To investigate factors influencing implementation of upgrading project within Kibera slum in Nairobi Kenya
Rimui, Mbugua Bernard
MetadataShow full item record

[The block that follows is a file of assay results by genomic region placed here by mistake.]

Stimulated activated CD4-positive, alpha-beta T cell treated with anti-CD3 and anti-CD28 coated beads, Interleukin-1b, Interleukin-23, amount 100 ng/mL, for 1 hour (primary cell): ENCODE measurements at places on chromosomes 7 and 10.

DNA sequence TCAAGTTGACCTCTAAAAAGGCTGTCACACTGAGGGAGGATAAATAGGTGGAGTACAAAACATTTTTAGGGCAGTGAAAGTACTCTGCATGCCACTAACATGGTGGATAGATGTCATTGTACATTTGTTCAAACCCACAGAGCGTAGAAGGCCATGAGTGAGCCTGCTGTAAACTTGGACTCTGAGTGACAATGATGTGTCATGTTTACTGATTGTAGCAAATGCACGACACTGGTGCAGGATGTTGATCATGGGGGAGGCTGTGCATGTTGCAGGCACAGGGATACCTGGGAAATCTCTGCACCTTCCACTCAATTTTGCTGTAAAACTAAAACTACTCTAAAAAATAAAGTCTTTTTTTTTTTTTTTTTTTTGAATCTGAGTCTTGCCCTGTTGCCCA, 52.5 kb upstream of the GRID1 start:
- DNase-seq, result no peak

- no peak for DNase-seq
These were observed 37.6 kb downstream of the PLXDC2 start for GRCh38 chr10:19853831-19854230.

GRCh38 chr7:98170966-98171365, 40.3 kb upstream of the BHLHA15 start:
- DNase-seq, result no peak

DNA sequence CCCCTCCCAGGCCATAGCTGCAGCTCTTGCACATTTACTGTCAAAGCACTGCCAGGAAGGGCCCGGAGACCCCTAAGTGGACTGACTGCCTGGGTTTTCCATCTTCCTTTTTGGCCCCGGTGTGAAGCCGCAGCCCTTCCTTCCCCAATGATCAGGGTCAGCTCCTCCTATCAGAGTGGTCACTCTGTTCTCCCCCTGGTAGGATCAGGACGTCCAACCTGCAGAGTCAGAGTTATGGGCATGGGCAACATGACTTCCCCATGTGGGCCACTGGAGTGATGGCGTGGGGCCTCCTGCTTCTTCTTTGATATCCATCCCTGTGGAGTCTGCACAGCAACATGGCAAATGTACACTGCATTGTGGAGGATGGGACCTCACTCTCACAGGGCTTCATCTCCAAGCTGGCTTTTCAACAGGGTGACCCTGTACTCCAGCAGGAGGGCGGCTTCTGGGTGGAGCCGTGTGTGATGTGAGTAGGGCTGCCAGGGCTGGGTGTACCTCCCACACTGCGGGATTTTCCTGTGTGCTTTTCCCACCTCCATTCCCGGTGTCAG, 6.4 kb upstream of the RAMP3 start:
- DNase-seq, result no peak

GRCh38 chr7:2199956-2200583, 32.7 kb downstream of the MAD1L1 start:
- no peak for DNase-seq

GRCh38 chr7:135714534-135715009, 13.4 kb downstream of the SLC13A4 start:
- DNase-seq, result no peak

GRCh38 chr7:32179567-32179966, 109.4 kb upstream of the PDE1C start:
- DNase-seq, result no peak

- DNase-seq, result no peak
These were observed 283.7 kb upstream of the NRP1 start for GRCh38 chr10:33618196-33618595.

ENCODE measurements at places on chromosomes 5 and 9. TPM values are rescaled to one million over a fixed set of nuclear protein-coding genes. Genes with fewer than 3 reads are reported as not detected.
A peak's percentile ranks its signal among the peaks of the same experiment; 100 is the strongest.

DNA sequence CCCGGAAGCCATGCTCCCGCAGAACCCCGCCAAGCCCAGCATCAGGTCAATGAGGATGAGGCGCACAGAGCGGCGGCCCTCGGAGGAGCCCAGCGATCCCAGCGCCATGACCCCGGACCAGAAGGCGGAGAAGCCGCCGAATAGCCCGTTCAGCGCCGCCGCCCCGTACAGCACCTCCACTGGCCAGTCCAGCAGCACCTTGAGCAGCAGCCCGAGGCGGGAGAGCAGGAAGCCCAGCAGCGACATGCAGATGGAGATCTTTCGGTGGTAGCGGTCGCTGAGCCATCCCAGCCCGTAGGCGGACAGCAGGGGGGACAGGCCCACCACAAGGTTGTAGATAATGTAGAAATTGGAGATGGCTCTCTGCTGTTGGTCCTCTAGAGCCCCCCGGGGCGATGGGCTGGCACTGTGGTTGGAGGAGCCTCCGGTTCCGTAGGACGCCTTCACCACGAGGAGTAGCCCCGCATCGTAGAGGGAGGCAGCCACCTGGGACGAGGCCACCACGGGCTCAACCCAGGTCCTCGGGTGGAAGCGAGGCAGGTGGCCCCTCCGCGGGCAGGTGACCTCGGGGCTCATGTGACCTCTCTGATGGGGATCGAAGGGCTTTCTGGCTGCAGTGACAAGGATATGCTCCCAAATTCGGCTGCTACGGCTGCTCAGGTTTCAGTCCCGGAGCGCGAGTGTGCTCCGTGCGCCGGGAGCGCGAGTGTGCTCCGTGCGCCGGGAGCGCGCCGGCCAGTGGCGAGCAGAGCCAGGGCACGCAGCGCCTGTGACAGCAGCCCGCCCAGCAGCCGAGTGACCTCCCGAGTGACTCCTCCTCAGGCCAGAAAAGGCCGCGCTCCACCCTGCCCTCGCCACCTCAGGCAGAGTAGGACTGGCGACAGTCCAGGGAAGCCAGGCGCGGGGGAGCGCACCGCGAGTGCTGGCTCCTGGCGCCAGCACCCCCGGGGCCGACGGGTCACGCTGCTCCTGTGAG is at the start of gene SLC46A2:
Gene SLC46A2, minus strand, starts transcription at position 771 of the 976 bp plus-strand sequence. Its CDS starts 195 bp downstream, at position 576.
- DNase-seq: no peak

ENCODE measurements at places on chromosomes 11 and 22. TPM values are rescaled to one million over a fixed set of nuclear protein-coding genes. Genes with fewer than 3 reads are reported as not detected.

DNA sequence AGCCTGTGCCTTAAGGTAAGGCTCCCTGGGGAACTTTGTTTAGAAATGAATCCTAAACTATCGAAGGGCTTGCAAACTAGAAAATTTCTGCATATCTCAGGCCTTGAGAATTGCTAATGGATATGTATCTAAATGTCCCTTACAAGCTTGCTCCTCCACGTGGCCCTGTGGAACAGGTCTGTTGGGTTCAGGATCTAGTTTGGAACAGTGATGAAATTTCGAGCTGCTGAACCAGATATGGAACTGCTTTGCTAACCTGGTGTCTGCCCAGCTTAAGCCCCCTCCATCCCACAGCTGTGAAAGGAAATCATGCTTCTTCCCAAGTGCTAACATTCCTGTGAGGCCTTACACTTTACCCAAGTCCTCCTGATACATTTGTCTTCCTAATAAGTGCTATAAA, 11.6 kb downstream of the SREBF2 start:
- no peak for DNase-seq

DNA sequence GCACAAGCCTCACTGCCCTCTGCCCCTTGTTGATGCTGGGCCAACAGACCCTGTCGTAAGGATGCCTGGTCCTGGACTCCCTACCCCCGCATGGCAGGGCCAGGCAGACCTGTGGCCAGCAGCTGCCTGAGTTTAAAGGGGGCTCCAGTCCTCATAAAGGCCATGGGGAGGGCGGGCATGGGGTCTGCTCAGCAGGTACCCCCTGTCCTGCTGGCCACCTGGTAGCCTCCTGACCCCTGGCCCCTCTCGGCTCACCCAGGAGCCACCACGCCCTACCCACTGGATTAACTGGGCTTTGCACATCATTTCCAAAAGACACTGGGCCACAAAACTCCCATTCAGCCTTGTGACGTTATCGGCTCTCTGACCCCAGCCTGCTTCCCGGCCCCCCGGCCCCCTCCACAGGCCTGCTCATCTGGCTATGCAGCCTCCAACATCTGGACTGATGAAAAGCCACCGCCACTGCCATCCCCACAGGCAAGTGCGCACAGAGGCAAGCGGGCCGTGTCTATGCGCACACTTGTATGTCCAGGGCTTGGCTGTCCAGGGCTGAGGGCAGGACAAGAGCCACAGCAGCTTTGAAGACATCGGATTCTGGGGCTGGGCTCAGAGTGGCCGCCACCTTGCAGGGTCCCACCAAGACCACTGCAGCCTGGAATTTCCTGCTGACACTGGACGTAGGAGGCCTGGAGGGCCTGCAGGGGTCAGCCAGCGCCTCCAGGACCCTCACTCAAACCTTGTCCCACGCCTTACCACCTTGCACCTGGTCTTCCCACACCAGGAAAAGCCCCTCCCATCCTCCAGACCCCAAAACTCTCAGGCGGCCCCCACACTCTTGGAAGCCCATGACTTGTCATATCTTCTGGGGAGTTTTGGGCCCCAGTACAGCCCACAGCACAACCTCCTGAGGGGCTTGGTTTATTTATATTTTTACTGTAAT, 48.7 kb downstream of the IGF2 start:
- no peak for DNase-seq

Slum upgrading has been a c;oncem to the Kenyan govemment and this led to the establishment of the Kenya Slum Upgrading Programme (KENSUP) in 2000. It is the body involved in the upgrading process and constitute several govemment institutions and the UN-HABITAT. This study sought to establish the factors influencing the implementation of slum upgrading projects in Kibera slum Nairobi. An implementation plan is a management tool for a specific project set out to achieve a specific outcome designed to assist agencies to manage and monitor implementation effectively. This study will look at the effect of planning to the implementation of upgrading projects. Due to the complex nature of slums, implementation plans should be carefully designed to ascertain achievement of the expected outcome. This study has established the role of funding in the implementation process. An investigation to the level of resource commitment has helped ascertain the effect on planning and whether sufficient funds are allocated to enhance the process. The success of a project also depends on top management support and commitment to the project. Donor and govemment commitment to the upgrading process was investigated and the effect to the realisation of the deliverables. Community participation is an integral component to the success of any community based project. Similarly, the community in Kibera slum should be involved in all the phases of the project to ensure success of the project. This study will investigate on the level of participation of the residents in the implementation process. A project is carried out within a stipulated time and at a specific period in time. Project duration and timing will be established and how effectively it is addressed in Kibera slum upgrading process. Two groups were sampled for data collection in this study. Twelve (12) KENSUP project officers based at the programme's offices in Nairobi was the first group. Fifty (50) slum residents who own businesses, five from each of the ten villages were also interviewed. Two questionnaires were designed and utili sed to collect the data which was analysed and the findings used to draw conclusions, suggestions and recommendations. The residents sampled had basic education with 48%, 30%, 20% and 2% having completed secondary, with post secondary education, some secondary education and upper primary education respectively. The length of time lived in Kibera is indirectly related to the number of residents with 90% having lived in the slum between one and five years and only 10% between 11 and 20 years. The average household size is 3 to 8 members with 44% and 1 to 2 members 56%. The study revealed congestion as the major housing problem with a score of 63%. There was awareness of government and donor support inform of funding with 80% residents and 83% KENSUP officials disagreeing to the funding sufficiency. Community participation was minimal and the residents sampled said that they do take personal initiative to upgrade the settlement. KENSUP project officers revealed that only 67% of the planned projects are successfully implemented and only to 75% completion level. The study recommended increased community participation in all the stages to ensure project success and sustainability. The govemment should increase the level of support by allocating more funds to the process. The planning stage should be given sufficient attention and extensive studies conducted. The ·land ownership structure should be reformed and the government through the various ministries concemed and the local authority formulate policies to improve the provision of basic services such as waste management and sewerage and water services.